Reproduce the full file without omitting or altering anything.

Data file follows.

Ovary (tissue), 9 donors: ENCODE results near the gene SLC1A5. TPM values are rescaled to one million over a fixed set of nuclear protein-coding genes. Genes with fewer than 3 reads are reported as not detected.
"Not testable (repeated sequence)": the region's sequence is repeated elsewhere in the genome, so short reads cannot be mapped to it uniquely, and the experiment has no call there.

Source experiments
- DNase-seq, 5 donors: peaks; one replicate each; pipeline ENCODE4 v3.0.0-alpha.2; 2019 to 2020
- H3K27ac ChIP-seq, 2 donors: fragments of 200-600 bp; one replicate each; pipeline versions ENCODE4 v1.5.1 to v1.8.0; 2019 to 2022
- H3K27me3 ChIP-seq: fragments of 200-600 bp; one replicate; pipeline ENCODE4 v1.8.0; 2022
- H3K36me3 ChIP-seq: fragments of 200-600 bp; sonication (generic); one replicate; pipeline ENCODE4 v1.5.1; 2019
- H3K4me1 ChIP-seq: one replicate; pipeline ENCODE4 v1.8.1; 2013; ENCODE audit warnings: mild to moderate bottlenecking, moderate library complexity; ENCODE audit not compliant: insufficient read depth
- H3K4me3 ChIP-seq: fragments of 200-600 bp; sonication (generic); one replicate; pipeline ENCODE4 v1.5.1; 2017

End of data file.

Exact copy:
Ovary (tissue), 9 donors: ENCODE results near the gene SLC1A5. TPM values are rescaled to one million over a fixed set of nuclear protein-coding genes. Genes with fewer than 3 reads are reported as not detected.
"Not testable (repeated sequence)": the region's sequence is repeated elsewhere in the genome, so short reads cannot be mapped to it uniquely, and the experiment has no call there.

Source experiments
- DNase-seq, 5 donors: peaks; one replicate each; pipeline ENCODE4 v3.0.0-alpha.2; 2019 to 2020
- H3K27ac ChIP-seq, 2 donors: fragments of 200-600 bp; one replicate each; pipeline versions ENCODE4 v1.5.1 to v1.8.0; 2019 to 2022
- H3K27me3 ChIP-seq: fragments of 200-600 bp; one replicate; pipeline ENCODE4 v1.8.0; 2022
- H3K36me3 ChIP-seq: fragments of 200-600 bp; sonication (generic); one replicate; pipeline ENCODE4 v1.5.1; 2019
- H3K4me1 ChIP-seq: one replicate; pipeline ENCODE4 v1.8.1; 2013; ENCODE audit warnings: mild to moderate bottlenecking, moderate library complexity; ENCODE audit not compliant: insufficient read depth
- H3K4me3 ChIP-seq: fragments of 200-600 bp; sonication (generic); one replicate; pipeline ENCODE4 v1.5.1; 2017